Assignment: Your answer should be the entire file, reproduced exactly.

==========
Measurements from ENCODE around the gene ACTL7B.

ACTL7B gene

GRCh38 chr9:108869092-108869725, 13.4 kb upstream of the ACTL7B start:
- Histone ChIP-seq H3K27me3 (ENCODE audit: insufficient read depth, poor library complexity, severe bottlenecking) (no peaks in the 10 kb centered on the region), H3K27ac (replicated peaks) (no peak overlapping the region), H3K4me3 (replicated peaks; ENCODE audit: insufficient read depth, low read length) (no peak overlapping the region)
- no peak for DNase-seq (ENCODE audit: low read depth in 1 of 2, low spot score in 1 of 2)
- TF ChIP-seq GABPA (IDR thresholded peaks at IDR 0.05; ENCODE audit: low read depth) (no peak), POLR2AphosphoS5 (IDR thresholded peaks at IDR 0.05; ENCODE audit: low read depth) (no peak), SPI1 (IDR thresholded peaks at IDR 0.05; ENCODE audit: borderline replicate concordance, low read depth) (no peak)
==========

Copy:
Measurements from ENCODE around the gene ACTL7B.

ACTL7B gene

GRCh38 chr9:108869092-108869725, 13.4 kb upstream of the ACTL7B start:
- Histone ChIP-seq H3K27me3 (ENCODE audit: insufficient read depth, poor library complexity, severe bottlenecking) (no peaks in the 10 kb centered on the region), H3K27ac (replicated peaks) (no peak overlapping the region), H3K4me3 (replicated peaks; ENCODE audit: insufficient read depth, low read length) (no peak overlapping the region)
- no peak for DNase-seq (ENCODE audit: low read depth in 1 of 2, low spot score in 1 of 2)
- TF ChIP-seq GABPA (IDR thresholded peaks at IDR 0.05; ENCODE audit: low read depth) (no peak), POLR2AphosphoS5 (IDR thresholded peaks at IDR 0.05; ENCODE audit: low read depth) (no peak), SPI1 (IDR thresholded peaks at IDR 0.05; ENCODE audit: borderline replicate concordance, low read depth) (no peak)